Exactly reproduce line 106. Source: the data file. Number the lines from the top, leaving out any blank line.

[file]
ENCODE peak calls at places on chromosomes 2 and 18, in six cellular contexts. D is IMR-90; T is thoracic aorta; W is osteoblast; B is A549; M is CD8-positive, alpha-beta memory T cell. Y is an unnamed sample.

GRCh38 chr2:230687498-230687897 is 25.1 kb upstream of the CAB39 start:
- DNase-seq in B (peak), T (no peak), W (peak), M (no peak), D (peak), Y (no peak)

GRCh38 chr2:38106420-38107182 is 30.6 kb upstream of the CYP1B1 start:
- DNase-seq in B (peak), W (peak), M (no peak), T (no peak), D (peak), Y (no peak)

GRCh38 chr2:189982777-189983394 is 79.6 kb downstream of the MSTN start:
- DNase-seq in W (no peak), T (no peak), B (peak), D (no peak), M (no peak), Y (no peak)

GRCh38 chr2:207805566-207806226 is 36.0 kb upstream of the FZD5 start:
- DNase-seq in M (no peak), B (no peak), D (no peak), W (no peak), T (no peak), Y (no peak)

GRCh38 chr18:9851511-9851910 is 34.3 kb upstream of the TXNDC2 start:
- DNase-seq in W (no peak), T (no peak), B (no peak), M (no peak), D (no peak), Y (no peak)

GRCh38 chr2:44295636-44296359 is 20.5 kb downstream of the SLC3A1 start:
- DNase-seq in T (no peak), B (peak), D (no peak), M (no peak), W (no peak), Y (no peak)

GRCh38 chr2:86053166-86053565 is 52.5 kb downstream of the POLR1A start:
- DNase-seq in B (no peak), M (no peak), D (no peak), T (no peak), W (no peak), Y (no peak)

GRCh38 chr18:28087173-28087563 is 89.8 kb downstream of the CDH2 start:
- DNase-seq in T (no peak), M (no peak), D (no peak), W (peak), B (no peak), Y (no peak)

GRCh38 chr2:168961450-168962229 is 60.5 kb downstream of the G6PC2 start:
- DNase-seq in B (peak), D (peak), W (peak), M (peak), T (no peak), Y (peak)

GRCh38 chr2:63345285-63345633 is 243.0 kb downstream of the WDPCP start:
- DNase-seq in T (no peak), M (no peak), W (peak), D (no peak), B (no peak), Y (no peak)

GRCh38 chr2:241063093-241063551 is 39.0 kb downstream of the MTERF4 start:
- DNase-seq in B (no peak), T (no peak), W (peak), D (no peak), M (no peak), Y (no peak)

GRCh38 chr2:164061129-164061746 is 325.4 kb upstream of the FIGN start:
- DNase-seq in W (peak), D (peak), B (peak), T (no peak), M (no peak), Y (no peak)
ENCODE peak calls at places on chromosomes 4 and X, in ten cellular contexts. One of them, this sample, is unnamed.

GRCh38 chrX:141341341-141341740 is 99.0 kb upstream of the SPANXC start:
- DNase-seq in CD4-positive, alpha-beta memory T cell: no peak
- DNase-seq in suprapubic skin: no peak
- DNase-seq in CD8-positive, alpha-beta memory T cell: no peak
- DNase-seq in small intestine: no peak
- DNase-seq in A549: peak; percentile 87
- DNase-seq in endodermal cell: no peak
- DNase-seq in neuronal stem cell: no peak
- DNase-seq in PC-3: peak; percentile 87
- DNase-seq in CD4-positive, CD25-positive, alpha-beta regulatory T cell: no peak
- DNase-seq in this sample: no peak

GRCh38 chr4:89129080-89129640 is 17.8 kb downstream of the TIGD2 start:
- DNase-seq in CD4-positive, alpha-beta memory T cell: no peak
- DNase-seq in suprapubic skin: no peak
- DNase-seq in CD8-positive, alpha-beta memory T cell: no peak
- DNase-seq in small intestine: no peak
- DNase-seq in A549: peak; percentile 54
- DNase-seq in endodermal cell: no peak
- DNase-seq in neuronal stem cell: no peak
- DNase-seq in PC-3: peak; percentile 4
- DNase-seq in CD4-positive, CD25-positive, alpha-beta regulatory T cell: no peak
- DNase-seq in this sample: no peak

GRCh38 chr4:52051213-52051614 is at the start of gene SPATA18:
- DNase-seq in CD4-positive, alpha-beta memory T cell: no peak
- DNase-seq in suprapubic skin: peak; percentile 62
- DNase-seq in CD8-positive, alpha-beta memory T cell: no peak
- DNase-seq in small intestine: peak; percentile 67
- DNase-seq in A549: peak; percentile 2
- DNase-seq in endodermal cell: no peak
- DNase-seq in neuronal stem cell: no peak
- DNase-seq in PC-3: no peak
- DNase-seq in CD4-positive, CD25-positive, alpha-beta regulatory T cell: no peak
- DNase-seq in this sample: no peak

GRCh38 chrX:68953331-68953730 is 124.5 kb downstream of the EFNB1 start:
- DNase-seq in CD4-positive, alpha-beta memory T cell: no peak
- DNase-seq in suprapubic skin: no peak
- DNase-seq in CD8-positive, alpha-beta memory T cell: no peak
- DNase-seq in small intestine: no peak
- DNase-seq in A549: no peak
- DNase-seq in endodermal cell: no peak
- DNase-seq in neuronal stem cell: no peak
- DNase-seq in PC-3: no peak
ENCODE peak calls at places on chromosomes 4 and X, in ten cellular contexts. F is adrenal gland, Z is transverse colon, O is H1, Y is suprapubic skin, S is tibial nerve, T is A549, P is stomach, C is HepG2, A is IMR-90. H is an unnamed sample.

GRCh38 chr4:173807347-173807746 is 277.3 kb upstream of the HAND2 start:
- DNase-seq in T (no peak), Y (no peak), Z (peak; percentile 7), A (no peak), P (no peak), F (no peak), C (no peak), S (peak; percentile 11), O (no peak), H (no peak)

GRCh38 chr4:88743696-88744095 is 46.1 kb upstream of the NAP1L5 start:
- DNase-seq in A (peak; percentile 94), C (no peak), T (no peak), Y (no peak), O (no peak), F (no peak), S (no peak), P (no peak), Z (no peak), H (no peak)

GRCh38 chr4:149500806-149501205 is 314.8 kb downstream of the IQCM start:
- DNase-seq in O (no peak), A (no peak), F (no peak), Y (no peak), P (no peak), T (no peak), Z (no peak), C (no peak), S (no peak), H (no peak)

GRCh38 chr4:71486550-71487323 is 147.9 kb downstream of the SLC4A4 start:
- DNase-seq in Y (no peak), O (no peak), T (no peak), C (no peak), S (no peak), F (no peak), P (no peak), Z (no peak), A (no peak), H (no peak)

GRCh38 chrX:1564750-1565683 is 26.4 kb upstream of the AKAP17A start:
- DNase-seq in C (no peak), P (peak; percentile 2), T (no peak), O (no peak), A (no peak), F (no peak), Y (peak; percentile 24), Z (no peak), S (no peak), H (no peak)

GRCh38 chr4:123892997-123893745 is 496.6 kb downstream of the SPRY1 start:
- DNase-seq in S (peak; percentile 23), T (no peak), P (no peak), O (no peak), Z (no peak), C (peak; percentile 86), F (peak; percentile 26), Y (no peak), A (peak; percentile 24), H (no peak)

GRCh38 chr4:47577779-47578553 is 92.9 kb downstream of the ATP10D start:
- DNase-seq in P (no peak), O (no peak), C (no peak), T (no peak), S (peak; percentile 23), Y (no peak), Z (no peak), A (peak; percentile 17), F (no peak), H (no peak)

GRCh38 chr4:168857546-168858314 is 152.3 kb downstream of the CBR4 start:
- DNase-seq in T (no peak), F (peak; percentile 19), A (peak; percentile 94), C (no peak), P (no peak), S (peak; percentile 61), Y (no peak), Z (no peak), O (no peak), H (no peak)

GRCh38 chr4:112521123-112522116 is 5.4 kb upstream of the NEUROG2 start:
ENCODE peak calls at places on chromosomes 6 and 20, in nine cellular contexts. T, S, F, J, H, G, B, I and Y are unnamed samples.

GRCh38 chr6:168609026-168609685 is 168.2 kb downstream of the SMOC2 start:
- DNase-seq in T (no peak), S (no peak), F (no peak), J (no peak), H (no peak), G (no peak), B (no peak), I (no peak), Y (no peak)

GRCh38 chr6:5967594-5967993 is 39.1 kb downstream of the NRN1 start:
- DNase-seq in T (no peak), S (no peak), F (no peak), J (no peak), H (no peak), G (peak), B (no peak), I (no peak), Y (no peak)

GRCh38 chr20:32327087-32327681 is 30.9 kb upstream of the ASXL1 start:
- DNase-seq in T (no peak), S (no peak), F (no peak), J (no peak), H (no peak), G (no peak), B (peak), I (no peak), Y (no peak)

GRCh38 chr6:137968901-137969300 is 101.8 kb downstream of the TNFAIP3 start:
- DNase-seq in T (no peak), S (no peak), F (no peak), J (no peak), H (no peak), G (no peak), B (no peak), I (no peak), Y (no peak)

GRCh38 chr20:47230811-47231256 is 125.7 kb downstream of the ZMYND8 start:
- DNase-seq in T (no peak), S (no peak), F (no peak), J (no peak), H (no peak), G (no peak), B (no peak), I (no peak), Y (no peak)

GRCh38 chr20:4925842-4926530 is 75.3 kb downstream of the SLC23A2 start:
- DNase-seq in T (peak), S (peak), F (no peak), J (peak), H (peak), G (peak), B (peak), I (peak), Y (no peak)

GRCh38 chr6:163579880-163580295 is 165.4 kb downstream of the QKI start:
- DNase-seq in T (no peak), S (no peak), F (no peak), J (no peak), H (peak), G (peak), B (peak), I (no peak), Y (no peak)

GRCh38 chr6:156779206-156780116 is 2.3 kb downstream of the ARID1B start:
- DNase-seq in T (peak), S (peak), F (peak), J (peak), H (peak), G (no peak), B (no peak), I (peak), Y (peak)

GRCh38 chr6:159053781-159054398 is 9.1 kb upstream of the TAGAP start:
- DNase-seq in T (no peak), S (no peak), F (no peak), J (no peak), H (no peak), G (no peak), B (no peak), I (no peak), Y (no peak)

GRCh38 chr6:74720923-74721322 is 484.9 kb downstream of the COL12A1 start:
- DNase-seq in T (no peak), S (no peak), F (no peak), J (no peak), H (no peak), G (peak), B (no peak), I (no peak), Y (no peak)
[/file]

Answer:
GRCh38 chr6:74720923-74721322 is 484.9 kb downstream of the COL12A1 start: